We have seen that applying historical output growth rates––although achieved in specific yet real conditions––opens up a more optimistic outlook to consider public intervention for African agriculture. Yet, the agricultural policies that have generated spectacular (exponential) growth in land and labor productivity were based on clear assumptions of embracing innovation supported by income support and risk management policies, either indirectly through the regulation of production and input prices, or indirectly through tools to support revenues. Often critized for their economic ineffectiveness in times of absence of economies of scale, structural policies have often allowed to manage the exits of rural people from agricultural activities. Conversely, social disasters have occurred in cases where they were not implemented in time.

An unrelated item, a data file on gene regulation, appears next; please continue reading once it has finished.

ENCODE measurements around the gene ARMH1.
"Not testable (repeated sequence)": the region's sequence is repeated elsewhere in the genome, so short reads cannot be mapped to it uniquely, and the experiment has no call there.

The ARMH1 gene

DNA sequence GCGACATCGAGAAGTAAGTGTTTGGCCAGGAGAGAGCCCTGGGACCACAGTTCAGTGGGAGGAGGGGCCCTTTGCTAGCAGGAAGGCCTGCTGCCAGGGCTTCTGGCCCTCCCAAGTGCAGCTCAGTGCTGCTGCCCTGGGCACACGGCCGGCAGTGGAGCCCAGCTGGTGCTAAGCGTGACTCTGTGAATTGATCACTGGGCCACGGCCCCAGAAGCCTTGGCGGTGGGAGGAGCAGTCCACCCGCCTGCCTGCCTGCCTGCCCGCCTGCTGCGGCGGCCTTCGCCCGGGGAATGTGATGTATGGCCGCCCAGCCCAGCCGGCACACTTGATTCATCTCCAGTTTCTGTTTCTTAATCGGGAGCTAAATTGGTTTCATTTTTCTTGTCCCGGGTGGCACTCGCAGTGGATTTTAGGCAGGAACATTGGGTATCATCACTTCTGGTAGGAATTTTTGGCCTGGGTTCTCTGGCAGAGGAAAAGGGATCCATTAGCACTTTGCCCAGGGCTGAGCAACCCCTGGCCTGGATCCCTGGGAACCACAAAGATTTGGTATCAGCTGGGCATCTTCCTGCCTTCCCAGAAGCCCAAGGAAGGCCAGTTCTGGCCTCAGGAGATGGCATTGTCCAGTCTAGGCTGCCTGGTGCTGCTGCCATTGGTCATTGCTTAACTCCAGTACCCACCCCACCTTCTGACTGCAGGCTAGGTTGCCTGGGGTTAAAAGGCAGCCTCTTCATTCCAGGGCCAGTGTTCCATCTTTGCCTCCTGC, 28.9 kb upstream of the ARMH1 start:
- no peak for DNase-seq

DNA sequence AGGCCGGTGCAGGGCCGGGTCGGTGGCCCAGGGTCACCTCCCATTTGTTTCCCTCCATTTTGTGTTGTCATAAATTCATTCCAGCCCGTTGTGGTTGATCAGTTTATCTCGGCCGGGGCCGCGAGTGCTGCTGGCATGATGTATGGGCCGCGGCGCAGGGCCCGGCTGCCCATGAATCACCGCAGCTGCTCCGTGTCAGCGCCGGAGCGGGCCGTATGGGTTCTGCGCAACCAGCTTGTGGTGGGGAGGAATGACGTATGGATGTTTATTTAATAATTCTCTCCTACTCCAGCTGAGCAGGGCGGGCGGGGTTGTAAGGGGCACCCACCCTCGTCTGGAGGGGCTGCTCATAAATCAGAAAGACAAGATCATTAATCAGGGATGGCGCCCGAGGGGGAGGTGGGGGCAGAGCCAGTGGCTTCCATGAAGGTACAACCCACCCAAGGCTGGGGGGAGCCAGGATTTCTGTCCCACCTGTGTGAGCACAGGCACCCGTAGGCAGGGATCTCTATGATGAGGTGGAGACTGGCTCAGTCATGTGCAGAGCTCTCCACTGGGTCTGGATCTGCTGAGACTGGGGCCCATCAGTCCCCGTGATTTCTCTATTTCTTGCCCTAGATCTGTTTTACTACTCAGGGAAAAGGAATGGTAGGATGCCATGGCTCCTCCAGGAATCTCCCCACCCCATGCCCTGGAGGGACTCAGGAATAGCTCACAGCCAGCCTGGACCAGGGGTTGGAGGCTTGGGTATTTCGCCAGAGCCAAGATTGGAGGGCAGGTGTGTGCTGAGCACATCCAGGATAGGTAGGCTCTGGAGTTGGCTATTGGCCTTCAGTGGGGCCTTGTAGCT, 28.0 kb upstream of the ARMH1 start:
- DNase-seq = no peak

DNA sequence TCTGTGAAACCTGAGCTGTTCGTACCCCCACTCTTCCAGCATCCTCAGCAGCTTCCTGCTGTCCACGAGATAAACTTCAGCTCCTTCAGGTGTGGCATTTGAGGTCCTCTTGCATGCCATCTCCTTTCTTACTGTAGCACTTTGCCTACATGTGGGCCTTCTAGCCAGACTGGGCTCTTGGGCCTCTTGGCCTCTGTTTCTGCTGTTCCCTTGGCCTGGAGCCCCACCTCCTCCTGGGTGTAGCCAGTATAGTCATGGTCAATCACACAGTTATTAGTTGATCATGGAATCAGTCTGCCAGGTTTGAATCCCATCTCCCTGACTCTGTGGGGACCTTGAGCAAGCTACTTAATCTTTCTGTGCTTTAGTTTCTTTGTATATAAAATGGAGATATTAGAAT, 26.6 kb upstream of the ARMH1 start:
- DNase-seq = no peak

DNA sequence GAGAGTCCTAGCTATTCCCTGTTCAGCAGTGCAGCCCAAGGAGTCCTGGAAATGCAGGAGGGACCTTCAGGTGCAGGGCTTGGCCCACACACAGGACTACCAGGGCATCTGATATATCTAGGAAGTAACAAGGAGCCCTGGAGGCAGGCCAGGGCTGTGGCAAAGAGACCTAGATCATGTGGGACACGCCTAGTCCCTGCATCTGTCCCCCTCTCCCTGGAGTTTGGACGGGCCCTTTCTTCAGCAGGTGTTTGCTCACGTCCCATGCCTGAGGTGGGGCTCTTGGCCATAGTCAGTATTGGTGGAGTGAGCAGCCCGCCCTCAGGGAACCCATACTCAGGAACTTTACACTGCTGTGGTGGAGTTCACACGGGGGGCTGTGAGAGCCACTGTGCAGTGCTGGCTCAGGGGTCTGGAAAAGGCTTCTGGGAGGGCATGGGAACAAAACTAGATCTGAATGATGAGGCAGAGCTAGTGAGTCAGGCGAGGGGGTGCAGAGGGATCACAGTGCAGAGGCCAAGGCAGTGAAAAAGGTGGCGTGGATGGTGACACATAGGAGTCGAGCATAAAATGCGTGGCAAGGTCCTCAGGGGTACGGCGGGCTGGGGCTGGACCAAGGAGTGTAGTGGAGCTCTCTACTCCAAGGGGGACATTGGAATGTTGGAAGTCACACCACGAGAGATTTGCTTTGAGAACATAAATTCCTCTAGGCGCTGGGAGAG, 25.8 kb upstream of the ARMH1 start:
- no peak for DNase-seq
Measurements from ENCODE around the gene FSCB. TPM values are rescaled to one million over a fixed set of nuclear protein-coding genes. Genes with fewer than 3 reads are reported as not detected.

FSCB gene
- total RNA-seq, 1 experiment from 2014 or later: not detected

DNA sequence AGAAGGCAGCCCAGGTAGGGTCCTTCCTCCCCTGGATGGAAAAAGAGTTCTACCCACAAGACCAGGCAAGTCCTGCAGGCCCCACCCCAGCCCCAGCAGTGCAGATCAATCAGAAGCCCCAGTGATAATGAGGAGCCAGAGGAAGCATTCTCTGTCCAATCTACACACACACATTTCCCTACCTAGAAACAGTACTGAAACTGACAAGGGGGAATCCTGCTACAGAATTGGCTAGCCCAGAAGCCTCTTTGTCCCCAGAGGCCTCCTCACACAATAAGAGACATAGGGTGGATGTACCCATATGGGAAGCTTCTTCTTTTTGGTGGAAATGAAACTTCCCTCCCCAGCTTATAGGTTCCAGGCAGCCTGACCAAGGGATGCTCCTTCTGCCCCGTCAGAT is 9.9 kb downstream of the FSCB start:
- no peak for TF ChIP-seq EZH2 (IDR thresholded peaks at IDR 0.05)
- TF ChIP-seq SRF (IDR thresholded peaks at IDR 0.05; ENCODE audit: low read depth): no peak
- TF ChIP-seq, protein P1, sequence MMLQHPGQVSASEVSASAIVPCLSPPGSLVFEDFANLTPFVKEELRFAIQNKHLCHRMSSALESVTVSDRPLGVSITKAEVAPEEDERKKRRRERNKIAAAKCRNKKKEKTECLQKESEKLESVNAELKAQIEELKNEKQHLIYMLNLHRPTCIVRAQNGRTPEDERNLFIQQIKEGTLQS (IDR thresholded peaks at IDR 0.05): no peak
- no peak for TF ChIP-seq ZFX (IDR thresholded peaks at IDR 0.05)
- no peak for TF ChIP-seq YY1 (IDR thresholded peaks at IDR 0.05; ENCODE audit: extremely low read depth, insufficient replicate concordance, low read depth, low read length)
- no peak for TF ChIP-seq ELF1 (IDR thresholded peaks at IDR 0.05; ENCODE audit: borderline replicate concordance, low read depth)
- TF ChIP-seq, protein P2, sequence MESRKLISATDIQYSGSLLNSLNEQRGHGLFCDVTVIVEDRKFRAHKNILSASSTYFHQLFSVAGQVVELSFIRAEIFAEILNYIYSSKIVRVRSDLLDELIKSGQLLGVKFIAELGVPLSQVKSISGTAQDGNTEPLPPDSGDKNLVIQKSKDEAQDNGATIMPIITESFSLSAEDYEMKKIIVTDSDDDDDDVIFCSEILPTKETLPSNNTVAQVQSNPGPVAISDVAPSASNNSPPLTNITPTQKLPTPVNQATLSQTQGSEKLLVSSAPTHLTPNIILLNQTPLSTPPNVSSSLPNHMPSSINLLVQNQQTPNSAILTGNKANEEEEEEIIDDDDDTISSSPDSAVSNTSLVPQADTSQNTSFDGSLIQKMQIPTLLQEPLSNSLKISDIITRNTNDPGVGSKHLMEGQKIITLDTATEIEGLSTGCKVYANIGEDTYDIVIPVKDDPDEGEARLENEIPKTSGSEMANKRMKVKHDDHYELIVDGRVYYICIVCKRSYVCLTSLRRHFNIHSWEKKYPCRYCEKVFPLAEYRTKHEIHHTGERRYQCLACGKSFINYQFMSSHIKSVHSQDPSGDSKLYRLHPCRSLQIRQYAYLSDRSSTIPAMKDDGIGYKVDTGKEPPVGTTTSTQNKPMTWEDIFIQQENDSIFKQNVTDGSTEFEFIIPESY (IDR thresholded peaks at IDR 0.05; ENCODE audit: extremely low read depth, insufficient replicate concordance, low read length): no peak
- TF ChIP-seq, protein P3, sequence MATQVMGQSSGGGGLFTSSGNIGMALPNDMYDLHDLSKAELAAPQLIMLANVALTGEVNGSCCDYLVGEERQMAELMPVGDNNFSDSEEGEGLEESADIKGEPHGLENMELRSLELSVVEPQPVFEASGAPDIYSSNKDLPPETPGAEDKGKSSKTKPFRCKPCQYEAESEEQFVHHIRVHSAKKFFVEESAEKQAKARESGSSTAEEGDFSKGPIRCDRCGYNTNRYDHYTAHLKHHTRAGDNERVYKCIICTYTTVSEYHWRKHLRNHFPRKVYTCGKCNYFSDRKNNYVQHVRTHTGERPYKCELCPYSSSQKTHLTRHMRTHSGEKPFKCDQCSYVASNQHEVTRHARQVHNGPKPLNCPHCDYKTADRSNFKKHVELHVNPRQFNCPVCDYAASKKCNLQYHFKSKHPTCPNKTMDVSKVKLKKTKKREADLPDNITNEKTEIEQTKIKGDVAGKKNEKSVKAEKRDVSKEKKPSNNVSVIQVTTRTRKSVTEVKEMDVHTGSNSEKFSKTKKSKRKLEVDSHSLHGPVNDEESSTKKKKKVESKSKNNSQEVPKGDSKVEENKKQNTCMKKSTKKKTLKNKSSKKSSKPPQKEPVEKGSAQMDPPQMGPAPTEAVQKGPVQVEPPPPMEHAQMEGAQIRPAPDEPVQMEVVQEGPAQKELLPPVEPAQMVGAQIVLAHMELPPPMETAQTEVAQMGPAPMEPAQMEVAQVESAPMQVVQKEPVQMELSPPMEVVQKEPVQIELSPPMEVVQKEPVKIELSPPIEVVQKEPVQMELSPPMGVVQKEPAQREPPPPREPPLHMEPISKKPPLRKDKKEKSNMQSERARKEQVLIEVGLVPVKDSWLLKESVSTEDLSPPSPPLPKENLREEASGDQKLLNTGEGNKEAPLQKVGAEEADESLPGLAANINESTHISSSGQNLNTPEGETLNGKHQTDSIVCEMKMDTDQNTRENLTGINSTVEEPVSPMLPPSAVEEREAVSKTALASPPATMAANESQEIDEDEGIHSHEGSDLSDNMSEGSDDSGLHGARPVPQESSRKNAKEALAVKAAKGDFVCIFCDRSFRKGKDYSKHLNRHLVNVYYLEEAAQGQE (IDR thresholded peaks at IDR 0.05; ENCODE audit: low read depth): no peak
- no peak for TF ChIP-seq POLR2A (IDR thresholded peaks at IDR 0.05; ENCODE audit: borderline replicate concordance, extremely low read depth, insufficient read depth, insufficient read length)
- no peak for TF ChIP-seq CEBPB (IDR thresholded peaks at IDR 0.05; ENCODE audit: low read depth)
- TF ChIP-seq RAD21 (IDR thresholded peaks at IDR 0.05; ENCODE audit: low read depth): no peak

As a result, price or income support policies could thus certainly play a determinant role in the creation of a new agricultural momentum. These elements have hardly been addressed in the FAO model. Yet we observed that, in the past, they directly impacted on productivity increases. If such assumption is not included in the natural thinking of experts and in the model’s options, it is fair to reintroduce it for the future.
Consequently, agriculture in Sub-Saharan Africa is not a dead issue, and we can bet on potential breakdowns that could alter the outlook. The future is not yet written, and one can think that, based on how changes in international trade, in business with non-agricultural sectors and in relations between agro-food operators are handled, the momentum to adopt innovative measures could be widely approved. Consequently, we must find the means to insert political economics in the prospective scenarios, and know how to assimilate the lessons of history.
1 Subtitle: 2050 Outlook for Food Security and Agricultural Productivity
2 The comprehensive text of the Note #8 of October 2015 and its conclusions are available from:
3 Project Officer for Policies and Markets at FARM